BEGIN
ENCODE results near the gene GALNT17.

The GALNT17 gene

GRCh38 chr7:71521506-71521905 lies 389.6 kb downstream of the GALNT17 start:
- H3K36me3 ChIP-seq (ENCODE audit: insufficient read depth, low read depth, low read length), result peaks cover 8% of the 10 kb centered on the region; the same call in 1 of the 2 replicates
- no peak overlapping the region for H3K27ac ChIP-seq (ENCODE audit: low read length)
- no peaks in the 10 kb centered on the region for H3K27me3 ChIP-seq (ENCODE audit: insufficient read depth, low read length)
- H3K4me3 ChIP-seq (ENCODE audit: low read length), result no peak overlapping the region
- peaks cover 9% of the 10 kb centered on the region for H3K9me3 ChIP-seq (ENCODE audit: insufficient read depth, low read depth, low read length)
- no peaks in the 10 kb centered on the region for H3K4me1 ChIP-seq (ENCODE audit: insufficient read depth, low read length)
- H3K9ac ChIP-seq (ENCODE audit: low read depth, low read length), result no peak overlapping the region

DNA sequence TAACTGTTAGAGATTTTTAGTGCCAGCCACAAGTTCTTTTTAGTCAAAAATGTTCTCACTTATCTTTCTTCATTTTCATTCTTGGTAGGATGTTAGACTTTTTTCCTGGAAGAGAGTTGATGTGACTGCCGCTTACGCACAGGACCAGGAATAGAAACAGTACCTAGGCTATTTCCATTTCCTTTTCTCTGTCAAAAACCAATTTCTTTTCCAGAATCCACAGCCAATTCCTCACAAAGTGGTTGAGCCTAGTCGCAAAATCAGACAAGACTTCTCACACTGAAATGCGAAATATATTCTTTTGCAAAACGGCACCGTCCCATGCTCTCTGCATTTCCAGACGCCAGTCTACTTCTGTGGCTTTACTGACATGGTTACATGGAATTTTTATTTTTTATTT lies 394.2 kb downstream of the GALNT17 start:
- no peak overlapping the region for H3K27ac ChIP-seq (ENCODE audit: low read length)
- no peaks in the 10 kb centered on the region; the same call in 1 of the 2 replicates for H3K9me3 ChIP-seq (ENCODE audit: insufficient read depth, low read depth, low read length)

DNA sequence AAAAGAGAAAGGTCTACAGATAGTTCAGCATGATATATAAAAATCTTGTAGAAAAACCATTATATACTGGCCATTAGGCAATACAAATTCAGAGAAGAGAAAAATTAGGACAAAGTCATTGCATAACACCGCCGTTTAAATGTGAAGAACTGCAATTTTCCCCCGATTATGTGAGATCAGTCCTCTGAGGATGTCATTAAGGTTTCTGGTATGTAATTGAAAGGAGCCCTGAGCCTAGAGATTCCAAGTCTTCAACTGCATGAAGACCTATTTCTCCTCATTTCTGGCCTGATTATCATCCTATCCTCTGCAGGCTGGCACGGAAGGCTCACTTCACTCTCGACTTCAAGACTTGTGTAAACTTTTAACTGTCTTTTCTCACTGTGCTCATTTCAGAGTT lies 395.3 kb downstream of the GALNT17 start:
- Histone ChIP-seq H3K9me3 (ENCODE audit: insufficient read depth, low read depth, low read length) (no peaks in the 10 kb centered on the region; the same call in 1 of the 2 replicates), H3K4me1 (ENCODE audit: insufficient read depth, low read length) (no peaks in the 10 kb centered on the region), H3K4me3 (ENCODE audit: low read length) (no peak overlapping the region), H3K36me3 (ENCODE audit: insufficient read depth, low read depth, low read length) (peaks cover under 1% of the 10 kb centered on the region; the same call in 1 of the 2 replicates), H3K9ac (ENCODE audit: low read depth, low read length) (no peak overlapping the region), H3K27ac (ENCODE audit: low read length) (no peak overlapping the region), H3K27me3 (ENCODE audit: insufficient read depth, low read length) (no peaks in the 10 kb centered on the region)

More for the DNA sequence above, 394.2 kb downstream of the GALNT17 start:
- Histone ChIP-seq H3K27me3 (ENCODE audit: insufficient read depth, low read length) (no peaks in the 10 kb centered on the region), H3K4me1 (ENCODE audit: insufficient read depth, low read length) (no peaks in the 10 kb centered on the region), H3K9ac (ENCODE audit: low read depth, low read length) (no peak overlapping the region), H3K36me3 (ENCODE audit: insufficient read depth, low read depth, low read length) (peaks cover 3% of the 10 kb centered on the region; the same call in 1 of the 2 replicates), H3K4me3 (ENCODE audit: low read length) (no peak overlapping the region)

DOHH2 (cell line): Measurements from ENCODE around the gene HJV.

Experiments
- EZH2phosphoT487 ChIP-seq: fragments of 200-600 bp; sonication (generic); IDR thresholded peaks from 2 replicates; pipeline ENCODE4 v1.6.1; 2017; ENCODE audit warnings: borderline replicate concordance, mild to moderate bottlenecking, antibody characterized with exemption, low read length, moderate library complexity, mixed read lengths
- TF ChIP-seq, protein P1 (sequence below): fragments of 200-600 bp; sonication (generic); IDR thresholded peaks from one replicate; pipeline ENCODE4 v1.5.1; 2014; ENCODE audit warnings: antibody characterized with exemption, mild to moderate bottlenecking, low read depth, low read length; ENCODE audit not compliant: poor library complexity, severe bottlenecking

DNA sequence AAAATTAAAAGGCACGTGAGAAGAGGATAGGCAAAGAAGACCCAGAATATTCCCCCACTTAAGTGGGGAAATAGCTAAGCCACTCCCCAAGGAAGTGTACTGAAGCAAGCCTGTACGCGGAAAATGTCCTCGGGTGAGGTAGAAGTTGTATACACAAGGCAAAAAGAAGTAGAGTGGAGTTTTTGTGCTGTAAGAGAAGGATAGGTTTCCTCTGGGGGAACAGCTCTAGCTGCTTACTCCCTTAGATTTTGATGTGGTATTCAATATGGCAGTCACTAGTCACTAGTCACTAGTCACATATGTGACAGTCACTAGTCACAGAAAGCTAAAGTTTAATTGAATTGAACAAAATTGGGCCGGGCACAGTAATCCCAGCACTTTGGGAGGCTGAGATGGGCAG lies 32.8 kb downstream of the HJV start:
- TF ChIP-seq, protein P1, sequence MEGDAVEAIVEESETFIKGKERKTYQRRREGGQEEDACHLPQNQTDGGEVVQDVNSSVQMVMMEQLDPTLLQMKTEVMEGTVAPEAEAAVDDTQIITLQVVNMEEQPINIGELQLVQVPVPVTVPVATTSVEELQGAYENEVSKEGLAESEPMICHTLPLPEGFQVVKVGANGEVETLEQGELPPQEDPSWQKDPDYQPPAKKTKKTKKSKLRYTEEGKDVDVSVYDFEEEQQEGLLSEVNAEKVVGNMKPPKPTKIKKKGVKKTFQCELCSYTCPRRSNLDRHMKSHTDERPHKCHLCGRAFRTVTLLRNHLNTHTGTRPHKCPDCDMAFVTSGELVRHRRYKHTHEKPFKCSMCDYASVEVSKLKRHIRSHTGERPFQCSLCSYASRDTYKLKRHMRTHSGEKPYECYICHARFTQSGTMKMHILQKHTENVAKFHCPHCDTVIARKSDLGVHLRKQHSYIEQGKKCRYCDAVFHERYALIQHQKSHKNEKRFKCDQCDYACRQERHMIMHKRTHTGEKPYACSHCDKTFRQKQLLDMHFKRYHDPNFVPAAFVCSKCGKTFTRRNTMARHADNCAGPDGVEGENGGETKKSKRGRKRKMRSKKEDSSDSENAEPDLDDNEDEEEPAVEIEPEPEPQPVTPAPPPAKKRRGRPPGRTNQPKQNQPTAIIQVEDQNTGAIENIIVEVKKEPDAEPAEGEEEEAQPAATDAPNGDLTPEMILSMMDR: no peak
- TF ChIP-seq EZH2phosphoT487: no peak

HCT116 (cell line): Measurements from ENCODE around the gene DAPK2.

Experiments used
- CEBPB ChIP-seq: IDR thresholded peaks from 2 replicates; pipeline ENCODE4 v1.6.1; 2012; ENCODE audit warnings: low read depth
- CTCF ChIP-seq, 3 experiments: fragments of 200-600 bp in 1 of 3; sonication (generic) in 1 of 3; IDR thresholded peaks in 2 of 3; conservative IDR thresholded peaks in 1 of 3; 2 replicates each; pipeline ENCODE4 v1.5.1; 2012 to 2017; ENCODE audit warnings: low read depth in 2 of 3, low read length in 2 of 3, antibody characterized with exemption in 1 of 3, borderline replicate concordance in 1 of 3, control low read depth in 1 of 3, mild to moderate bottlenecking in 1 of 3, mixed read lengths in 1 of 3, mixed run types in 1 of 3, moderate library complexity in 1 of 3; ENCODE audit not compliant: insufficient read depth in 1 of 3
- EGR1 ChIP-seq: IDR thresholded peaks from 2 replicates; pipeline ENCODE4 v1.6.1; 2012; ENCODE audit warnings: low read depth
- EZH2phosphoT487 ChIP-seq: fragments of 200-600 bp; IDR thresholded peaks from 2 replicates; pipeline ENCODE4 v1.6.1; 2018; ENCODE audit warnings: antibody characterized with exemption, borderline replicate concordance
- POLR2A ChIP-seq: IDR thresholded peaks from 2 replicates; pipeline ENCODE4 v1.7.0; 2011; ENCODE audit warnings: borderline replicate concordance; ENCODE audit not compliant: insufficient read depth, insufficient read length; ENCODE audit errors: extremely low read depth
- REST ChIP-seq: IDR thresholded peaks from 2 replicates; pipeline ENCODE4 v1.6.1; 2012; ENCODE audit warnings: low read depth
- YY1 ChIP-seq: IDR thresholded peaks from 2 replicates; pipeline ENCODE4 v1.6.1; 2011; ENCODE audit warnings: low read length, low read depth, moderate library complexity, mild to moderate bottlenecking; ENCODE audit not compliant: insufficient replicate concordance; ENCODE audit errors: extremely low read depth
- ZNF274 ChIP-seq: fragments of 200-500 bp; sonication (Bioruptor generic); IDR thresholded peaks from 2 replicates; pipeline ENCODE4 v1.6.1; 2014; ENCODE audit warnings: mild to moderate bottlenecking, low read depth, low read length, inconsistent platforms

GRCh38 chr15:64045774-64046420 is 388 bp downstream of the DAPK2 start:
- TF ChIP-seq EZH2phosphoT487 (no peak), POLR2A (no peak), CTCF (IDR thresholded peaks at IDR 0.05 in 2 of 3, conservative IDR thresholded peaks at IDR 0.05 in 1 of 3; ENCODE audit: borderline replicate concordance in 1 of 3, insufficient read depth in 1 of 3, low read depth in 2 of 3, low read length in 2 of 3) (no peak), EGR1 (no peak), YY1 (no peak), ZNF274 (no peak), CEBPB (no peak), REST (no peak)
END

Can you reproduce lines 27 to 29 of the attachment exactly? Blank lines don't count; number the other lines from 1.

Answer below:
- CEBPB ChIP-seq: IDR thresholded peaks from 2 replicates; pipeline ENCODE4 v1.6.1; 2012; ENCODE audit warnings: low read depth
- CTCF ChIP-seq, 3 experiments: fragments of 200-600 bp in 1 of 3; sonication (generic) in 1 of 3; IDR thresholded peaks in 2 of 3; conservative IDR thresholded peaks in 1 of 3; 2 replicates each; pipeline ENCODE4 v1.5.1; 2012 to 2017; ENCODE audit warnings: low read depth in 2 of 3, low read length in 2 of 3, antibody characterized with exemption in 1 of 3, borderline replicate concordance in 1 of 3, control low read depth in 1 of 3, mild to moderate bottlenecking in 1 of 3, mixed read lengths in 1 of 3, mixed run types in 1 of 3, moderate library complexity in 1 of 3; ENCODE audit not compliant: insufficient read depth in 1 of 3
- EGR1 ChIP-seq: IDR thresholded peaks from 2 replicates; pipeline ENCODE4 v1.6.1; 2012; ENCODE audit warnings: low read depth